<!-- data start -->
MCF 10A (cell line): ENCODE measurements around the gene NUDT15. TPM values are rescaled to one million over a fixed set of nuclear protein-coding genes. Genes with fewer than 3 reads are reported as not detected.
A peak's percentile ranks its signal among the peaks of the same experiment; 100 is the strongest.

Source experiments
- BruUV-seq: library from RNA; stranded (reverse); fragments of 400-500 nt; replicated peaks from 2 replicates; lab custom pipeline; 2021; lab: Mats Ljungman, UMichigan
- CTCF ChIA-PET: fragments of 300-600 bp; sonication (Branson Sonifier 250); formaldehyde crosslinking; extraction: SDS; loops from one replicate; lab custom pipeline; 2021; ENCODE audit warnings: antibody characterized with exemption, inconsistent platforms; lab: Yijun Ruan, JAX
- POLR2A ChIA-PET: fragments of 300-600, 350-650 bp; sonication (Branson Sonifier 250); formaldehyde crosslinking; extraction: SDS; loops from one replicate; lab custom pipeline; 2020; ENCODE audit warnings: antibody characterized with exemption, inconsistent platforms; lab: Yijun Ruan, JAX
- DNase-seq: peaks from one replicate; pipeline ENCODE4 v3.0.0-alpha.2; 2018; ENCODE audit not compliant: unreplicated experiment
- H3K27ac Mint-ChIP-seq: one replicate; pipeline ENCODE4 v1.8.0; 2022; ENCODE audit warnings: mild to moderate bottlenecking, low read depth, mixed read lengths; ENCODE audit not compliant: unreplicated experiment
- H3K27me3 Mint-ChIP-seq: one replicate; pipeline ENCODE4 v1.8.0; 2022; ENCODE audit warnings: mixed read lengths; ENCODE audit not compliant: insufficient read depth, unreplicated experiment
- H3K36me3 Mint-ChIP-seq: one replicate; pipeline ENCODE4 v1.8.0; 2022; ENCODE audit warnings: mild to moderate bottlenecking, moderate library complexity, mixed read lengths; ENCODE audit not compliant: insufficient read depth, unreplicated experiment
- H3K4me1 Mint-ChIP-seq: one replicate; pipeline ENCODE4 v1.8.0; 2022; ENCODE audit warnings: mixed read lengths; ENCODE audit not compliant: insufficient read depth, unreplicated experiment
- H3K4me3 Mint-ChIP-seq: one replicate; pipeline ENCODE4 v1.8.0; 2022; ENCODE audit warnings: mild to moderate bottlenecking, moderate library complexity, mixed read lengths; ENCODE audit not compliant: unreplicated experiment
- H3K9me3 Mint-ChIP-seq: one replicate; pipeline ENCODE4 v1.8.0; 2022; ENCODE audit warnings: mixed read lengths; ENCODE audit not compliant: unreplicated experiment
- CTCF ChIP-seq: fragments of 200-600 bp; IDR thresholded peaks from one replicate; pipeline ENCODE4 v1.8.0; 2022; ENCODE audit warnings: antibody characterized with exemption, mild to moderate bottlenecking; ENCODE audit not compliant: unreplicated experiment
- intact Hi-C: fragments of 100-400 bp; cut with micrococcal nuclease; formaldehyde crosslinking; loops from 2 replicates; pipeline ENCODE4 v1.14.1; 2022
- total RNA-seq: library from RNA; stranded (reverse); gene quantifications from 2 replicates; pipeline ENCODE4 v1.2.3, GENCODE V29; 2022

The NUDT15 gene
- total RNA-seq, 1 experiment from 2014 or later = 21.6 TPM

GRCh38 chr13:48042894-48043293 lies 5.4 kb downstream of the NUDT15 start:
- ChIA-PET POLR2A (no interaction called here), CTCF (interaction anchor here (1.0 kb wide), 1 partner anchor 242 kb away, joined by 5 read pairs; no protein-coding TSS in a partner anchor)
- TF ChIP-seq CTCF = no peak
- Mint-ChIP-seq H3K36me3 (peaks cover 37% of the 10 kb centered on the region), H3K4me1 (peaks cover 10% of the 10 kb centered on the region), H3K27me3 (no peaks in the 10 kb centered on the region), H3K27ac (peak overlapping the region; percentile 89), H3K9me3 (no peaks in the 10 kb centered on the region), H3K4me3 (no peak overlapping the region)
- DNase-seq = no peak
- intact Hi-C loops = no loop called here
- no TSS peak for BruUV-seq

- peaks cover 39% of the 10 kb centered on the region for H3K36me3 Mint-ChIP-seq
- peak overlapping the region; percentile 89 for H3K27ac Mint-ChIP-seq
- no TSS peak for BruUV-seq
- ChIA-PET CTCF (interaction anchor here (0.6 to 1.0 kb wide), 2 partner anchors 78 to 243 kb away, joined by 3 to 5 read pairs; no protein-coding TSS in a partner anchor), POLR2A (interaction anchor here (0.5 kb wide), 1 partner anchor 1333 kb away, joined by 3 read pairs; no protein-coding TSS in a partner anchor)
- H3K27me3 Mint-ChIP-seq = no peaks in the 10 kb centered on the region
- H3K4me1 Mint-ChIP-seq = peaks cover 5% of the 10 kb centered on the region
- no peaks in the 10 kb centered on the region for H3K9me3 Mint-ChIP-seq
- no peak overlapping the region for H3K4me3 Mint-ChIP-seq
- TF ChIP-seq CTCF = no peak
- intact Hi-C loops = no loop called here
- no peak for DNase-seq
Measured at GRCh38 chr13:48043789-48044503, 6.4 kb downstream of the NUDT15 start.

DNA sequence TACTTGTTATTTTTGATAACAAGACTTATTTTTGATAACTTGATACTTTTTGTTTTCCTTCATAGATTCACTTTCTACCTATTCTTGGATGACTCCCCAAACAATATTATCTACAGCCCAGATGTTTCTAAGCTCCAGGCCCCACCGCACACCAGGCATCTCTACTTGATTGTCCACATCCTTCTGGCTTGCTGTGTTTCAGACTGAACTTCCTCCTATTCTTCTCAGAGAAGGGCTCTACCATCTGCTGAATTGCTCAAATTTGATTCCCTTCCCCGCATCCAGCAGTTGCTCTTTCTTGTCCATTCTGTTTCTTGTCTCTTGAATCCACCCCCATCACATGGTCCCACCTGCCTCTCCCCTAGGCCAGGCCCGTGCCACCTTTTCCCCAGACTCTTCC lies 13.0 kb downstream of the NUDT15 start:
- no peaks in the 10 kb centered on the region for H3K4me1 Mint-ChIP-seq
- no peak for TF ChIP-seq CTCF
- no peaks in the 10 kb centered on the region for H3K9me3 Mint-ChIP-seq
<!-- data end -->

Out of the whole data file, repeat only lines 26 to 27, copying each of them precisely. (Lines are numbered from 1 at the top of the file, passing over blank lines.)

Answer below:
- peaks cover 39% of the 10 kb centered on the region for H3K36me3 Mint-ChIP-seq
- peak overlapping the region; percentile 89 for H3K27ac Mint-ChIP-seq